In responding to the scribe’s question, Jesus would have probably drawn Himself up, taken a deep breath, closed His eyes, and began, “Shema yisrael Adonai eloheinu Adonai echad….” What Jesus says is something that every Jew would have learned and known since childhood – basic knowledge, the equivalent of the “Our Father” in Judaism. The full prayer is found in Deuteronomy, and we hear the beginning of it in the First Reading:“HEAR, O ISRAEL: The LORD our God, the LORD is one. You shall love the LORD your God with all your heart and with all your soul and with all your might. And these words that I command you today shall be on your heart. You shall teach them diligently to your children and shall talk of them when you sit in your house, and when you walk by the way, and when you lie down, and when you rise. You shall bind them as a sign on your hand, and they shall be as frontlets between your eyes. You shall write them on the doorposts of your house and on your gates.”
These words have weight, they have their own gravitational pull in the hearts and minds of the Jewish people – and even to us who profess faith in the one God. The “first of all the commandments,” as we hear the scribe and Jesus say today. The first of the commandments is love.
But wait a minute.
A command? A command … to love???? How can this be? No one can tell me whom to love, let alone command it. After all, love is love – I feel it or I don’t, right? Well, this would be true if love were simply a feeling, an emotion.
However, in the Christian perspective (and this goes back even to the Jewish tradition), love is more than just a movement of the heart or a feeling. Love is an action – a movement of the will. In other words, it is a choice; it is intentional, and we do have control over it. Therefore, we are commanded by God to love Him. We are also commanded to love our neighbor. As Jesus replies to the scribe, “There is no other commandment greater than these.” It doesn’t get any more basic.
If love is more than just a feeling for us Christians, then we cannot fall back on excuses not to love. We have been commanded by God to love, and we must choose whether we are going to follow that command or not. This is why so many people turn to Christians and to the Church for help: they know that we are people who are commanded to love; how could we not show the lost compassion? How could we not show the outcast welcome? How could we not show the least that they matter?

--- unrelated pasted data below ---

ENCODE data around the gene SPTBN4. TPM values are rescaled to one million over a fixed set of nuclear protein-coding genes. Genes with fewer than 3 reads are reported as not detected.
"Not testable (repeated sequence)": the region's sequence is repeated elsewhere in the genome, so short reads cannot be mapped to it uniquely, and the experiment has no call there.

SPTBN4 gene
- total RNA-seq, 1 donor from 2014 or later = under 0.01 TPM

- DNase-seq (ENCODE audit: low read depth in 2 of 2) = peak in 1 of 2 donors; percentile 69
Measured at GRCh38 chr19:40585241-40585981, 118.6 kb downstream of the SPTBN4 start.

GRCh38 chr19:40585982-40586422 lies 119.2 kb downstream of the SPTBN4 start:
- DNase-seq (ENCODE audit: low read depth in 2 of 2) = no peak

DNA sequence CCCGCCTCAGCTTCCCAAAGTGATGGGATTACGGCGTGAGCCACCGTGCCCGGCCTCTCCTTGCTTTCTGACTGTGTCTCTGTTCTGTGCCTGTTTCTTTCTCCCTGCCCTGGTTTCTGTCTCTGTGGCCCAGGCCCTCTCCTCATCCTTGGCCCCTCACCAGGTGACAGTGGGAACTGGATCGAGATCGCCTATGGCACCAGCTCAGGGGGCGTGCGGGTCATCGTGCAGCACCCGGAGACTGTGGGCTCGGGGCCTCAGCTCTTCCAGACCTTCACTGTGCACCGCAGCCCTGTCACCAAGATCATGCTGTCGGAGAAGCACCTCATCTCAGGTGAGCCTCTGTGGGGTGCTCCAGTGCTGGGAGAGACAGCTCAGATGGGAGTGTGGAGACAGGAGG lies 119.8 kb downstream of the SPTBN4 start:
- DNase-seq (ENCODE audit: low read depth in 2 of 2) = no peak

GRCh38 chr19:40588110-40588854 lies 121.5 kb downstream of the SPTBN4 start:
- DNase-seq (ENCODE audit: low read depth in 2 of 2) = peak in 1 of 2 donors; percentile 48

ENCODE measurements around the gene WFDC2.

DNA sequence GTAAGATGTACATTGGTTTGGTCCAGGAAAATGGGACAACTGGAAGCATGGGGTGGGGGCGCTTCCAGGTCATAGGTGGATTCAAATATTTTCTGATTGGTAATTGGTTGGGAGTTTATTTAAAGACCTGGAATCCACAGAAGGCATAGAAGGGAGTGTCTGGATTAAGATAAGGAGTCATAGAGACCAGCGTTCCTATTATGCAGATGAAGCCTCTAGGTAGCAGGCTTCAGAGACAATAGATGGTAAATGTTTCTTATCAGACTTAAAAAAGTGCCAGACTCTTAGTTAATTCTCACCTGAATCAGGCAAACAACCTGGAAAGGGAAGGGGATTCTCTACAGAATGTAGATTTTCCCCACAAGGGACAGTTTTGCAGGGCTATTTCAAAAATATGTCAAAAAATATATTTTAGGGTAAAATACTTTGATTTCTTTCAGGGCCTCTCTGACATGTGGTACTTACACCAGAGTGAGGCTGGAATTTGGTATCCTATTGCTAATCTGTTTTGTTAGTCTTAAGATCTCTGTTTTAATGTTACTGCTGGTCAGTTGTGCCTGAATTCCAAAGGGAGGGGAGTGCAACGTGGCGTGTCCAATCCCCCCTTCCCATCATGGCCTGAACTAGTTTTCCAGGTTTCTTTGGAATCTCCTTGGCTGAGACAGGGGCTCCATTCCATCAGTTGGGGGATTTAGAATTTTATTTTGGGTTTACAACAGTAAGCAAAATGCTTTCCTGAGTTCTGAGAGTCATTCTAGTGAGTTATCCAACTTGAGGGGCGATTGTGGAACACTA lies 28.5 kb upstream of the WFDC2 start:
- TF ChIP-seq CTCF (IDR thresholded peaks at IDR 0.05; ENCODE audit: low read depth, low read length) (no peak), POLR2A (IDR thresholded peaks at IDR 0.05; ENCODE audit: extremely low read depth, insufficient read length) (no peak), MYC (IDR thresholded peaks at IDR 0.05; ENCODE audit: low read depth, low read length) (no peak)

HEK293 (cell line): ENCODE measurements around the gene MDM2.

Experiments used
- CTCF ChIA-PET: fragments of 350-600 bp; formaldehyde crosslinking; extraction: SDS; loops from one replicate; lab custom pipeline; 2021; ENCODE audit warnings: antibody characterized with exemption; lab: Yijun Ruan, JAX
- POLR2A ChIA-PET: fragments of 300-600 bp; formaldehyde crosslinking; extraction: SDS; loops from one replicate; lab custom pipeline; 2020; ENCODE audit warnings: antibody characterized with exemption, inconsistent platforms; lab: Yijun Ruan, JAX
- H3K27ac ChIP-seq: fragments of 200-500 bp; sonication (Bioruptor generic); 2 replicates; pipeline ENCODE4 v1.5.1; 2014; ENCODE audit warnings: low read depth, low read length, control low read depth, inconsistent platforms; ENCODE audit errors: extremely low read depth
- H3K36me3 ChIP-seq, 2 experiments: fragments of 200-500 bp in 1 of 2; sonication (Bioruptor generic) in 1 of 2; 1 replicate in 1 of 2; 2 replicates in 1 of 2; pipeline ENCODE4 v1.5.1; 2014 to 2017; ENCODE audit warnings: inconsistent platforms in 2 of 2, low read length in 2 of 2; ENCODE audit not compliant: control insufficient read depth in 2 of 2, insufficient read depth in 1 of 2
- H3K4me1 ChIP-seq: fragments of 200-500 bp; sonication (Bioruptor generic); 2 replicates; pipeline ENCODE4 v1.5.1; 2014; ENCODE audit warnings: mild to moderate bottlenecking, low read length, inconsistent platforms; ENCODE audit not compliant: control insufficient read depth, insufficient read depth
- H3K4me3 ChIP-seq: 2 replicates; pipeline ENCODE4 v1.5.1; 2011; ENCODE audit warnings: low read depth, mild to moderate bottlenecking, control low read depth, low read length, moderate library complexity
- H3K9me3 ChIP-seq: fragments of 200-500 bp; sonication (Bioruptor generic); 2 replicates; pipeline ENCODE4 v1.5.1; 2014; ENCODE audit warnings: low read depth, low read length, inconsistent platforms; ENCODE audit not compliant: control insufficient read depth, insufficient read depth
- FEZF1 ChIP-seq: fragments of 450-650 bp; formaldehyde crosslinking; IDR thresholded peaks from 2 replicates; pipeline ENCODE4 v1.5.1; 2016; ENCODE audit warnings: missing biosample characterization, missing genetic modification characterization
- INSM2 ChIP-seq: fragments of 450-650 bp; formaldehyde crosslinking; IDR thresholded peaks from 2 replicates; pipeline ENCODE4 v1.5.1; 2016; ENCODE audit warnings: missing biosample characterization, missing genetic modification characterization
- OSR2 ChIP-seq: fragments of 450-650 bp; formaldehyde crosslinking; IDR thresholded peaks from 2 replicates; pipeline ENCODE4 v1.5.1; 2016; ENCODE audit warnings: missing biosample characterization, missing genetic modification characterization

Too often we give ourselves passes – when we might ignore someone in need of this Christian love. Maybe we say that we connect with God on another level – by some other feeling. We pray. We show up for Mass. We know our faith. However, if we are doing any or all of these things and are not regularly choosing to love, we are no sort of Christian. As St. Paul powerfully states, “If I have all faith so that I could move mountains, but I do not have love, I am nothing.” The religious scrupulosity of the scribe could be seen as a barrier to that sort of love – that charity that is God. But when he responds to Jesus that this love of God and neighbor is “worth more than all burnt offerings and sacrifices,” Jesus knows that he is not far from the very heart of what it means to be a child of God.
You and I are heirs to this command. We are the children who have been taught diligently by our forebears, who have been constantly reminded that God is one and is to be loved about all things. We have been taught to “love our neighbor as ourselves.” These words are in our minds and in our hearts. They must also be in our hands, eyes, feet, and mouths. People must know us by our love and by that love alone. It’s that simple – but it’s not easy. If it were only a feeling, we could be excused when the feeling fades. However, love is the basic disposition of the Christian. It is our DNA. Therefore, we must choose to love – every moment, in every interaction, even with our enemies and people who don’t like us.
When we make that choice – the choice to love – we are not far from the kingdom of God.